[Picture of Short-Horned LIZARD]

Learn About The


KINGDOM Animalia
PHYLUM Chordata
CLASS Reptilia
ORDER Squamata
FAMILY Iguanidae
GENUS Phrynosoma
SPECIES douglassii
Common Name Short-horned lizard

The Short-horned lizard
is a reptile.
It is a genus of short-tailed, short-legged lizards
in the iguana family. They are called "horned" for
the hornlike spines on the back of the head and sides
of the body. They are also called "toad" for their
rounded, toadlike shape.
This lizards are found mostly in dry regions of the
western United States and Mexico.

What is a reptile???
  • The word reptile means "crawling animal," but this is
    not the only feature that distinguishes these interesting
  • Reptiles are a diverse group with a wide array of
    extinct lineages represented today by lizards, snakes,
    turtles, and crocodiles.
  • Reptiles have several adaptations for terrestrial
    living not generally found in amphibians including
    the shelled egg and a waterproof skin.
  • They are cold-blooded, backboned animals that breathe air.
  • All reptiles are covered with scales or modified
    scales which are dry and firm.
  • They are neither cold nor slimy.
  • Some, like snakes and lizards, shed their skin
    periodically to allow for growth.
  • Others, such as turtles and tortoises, are surrounded
    by a shell to help protect them.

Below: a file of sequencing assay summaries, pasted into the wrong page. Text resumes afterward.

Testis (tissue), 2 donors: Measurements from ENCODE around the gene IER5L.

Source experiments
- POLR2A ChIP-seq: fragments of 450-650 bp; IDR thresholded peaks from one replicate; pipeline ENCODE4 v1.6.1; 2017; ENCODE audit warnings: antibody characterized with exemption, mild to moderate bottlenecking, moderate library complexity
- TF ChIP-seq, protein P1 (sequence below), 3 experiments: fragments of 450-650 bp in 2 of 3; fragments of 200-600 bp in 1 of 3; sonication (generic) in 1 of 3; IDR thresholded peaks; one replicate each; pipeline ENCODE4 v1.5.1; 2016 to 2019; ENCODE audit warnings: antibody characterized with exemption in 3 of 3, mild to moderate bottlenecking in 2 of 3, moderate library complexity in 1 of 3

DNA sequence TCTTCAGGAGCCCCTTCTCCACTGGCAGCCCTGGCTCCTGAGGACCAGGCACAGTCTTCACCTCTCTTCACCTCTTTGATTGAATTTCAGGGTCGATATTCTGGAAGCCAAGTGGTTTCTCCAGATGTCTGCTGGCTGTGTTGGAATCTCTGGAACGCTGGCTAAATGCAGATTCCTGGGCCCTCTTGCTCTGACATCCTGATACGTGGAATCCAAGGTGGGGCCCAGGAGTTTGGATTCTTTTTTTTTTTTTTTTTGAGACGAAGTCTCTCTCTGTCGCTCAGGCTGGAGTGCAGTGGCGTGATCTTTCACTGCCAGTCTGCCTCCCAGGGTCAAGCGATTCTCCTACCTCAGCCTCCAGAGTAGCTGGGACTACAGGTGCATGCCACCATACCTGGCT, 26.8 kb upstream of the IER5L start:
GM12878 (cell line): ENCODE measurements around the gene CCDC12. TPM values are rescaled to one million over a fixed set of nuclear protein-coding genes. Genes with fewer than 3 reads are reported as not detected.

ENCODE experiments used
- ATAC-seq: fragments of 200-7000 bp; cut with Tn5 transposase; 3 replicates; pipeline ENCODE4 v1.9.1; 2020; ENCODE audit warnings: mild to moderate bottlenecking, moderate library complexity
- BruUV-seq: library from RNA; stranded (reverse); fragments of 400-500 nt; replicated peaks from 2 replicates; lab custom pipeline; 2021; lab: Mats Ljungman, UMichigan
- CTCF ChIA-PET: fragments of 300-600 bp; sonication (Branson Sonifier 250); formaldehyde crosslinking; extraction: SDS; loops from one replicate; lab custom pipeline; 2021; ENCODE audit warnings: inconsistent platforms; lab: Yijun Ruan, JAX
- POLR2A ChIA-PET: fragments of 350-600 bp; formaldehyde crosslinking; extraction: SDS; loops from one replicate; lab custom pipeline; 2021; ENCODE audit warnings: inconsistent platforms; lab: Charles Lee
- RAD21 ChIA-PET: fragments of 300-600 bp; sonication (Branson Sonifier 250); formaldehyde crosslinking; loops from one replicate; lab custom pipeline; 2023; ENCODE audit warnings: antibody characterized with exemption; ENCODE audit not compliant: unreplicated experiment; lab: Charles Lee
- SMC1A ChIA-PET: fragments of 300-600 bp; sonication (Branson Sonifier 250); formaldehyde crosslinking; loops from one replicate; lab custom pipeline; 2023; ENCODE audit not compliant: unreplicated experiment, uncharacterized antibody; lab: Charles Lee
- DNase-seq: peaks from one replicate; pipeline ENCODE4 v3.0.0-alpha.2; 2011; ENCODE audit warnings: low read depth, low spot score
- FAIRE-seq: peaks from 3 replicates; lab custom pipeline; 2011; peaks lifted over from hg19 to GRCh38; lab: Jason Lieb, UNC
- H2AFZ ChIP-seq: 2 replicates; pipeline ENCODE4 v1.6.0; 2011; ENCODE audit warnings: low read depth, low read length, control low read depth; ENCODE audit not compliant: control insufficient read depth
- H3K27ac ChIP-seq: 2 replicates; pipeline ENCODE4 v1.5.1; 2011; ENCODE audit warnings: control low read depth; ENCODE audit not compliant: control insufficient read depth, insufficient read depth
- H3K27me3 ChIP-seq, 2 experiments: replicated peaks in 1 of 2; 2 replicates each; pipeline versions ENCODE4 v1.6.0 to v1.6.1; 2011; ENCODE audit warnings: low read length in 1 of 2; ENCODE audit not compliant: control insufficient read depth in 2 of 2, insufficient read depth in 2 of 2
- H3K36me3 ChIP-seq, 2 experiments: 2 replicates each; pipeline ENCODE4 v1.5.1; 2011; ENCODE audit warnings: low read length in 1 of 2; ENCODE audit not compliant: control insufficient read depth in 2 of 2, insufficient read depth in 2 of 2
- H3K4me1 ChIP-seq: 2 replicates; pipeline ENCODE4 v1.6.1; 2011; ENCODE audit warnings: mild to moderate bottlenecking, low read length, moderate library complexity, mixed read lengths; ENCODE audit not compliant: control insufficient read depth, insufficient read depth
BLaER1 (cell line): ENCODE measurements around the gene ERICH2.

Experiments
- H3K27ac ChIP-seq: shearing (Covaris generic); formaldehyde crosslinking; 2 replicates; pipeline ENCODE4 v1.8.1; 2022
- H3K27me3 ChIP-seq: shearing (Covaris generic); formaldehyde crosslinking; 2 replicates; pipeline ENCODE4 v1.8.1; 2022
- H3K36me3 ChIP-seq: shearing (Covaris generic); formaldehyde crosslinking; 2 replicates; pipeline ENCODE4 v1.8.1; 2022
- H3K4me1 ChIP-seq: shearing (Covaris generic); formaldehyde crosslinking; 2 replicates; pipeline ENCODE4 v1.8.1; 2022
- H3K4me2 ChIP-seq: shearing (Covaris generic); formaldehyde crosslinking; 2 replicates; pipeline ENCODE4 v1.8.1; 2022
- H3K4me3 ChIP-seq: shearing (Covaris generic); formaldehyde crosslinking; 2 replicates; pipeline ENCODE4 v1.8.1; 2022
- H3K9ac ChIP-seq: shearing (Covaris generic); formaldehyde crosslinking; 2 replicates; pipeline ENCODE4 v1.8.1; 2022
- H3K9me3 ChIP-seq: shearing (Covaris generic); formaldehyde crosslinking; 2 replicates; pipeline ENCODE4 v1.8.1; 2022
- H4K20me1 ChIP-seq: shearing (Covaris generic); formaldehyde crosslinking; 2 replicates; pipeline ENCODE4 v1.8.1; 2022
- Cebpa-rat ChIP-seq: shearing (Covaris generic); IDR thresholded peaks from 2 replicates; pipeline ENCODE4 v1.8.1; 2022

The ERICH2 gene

• Many Reptiles have the ability to go long periods
    without eating.
  • Most reptiles are carnivorous and feed on mammals,
    birds, other reptiles, fish, insects and eggs.
  • Farmers find some types excellent for pest control
    since they will eat rodents, grasshoppers and other
    insects that destroy crops.
  • Reptiles capture their prey in different ways.
  • Some use powerful jaws, some capture by constriction
    and others poison their prey by injecting venom.

  • Horned Lizards are found mainly in the western
    portions of the United States and Mexico.
  • There are 14 recognized species.
  • They range from Arkansas to the Pacific Coast,
    and from British Columbia south to Guatemala.
  • They are creatures of hot, dry, sandy environments.
  • Some of the species inhabit the deserts proper
    where the sun, beating on the arid landscape, produces
    ground heat that is almost unbearable to humans.
  • Others enter mountainous areas and are found
    as high as 10,000 feet.
  • The most common Horned Lizard in the western
    deserts is aptly named the Desert Horned Lizard
    (Phrynosoma platyrhinos). It consists of two subspecies:
    the Northern (P.p. platyrhinos)which inhabits the Great
    Basin Desert; the Southern (P.p. calidiarum) which
    inhabits the Sonoran and Mojave Deserts including
    a finger of the east coast of northern Baja California.

  • Five other species of Horned Lizards inhabit the
    North American deserts:
    Roundtail Horned Lizard (Phrynosoma modestum) Chihuahuan
    Flattail Horned Lizard (Phrynosoma m'calli) Sonoran
    Regal Horned Lizard (Phrynosoma solare) Sonoran
    Texas Horned Lizard (Phrynosoma cornutum) Chihuahuan
    Shorthorned Lizard (Phrynosoma douglassi) Great Basin

  • Horned Lizards have similar habits, wherever
    they occur. In the fall, they hibernate by burying
    themselves in the sand. They emerge in the spring when